A Facebook IPO (In Professional Opinion)

On the eve of Facebook’s awaiting initial stock offering, it’s no surprise that two national media outlets got together to cook up a story perfectly suited to draw some web clicks. The survey showed about half of Americans asked believe that Facebook is a “passing fad.”

Like the TV stations that head to a gas station to talk to drivers about high gas prices rather than working to find someone who understands the oil market to explain it, the survey allowed the general public to speak rather than those who analyze these trends professionally. So, here’s one communicator’s opinion on this question…

This reminds me of a legendary story in my family of my grandfather who, in the early ’70s, refused to buy a color TV, calling it a “gimmick.” The younger generations embraced it and, eventually, Zenith didn’t last but color TV sure did, evolving into today’s HD normalcy.

Something similar happened in the ’90s. AOL got us hooked on being online, getting instant information, sending and receiving email and sharing opinions in chat rooms. The vast majority of us don’t get online and hear “you’ve got mail” anymore, but we’re online more than ever, wondering how we lived without our information fix, reliant beyond belief on email and sharing opinions online in many ways. AOL’s days as the dominant Internet provider were temporary but what we liked about its service endured.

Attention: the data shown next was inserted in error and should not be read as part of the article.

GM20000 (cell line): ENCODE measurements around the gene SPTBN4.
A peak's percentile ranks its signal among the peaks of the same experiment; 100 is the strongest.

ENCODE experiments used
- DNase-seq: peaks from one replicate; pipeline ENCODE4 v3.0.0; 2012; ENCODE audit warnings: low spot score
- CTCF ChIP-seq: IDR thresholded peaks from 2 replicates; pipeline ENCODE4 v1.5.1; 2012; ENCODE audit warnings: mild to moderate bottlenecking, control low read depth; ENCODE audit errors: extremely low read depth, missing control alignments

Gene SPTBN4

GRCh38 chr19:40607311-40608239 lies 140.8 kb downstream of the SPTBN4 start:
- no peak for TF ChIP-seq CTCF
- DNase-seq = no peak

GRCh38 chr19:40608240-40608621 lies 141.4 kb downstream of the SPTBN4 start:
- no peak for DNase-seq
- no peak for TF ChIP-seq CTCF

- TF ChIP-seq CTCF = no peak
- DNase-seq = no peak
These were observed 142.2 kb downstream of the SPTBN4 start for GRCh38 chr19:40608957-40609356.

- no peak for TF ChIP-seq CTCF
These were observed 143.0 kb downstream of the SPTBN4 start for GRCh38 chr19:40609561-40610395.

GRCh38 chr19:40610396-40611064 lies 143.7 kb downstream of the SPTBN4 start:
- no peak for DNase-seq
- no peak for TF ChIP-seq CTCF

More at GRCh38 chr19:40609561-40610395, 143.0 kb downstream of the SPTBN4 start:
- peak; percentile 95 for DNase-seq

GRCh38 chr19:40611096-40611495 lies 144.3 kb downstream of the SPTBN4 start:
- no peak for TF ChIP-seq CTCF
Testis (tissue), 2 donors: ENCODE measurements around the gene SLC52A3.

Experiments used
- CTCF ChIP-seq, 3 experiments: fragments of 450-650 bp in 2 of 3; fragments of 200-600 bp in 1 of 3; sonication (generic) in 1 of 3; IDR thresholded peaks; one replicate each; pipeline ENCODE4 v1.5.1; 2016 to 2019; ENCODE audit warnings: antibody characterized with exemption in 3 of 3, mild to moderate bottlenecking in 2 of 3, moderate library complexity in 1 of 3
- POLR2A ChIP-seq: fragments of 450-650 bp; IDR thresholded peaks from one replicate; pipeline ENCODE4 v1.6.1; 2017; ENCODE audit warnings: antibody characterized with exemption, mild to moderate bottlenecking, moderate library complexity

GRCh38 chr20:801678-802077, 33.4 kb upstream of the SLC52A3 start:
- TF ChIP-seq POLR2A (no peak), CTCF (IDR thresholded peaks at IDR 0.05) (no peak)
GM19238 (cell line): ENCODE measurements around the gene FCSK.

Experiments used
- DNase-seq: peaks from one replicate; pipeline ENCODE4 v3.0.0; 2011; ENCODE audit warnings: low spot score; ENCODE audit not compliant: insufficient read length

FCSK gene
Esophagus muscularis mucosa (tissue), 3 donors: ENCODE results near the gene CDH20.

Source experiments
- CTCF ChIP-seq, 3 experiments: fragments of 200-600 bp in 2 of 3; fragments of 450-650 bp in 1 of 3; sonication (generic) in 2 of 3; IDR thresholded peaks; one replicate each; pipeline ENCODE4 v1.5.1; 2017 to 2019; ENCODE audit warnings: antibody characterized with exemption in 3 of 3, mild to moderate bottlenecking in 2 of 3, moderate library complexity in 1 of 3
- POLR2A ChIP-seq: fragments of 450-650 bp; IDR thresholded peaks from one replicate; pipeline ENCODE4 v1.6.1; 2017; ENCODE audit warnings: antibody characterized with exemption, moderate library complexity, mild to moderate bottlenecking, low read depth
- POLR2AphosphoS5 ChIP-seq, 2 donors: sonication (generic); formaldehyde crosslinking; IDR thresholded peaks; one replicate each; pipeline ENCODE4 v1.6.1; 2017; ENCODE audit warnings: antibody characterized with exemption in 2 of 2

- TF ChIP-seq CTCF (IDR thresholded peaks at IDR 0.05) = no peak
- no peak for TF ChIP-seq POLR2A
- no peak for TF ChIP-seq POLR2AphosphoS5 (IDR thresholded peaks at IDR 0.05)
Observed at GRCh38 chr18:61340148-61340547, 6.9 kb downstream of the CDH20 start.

So what do we like about Facebook? Instant connectivity with friends and acquaintances past and present, sharing photos and videos, messaging without email, sharing and exploring opinions in real time, another source of news and information from people we know and trust. The list could go on. We put up with annoyances because, overall, it offers something that we think enriches our lives.

Facebook, the brand and the company, could be with us for many years to deliver that experience. Or another company or companies could do it all better and more profitably. Those are unknowns and investors will be the ones to place their bets. But the fundamentals of social media are no fad. They are a part of our lives and our culture and here to stay.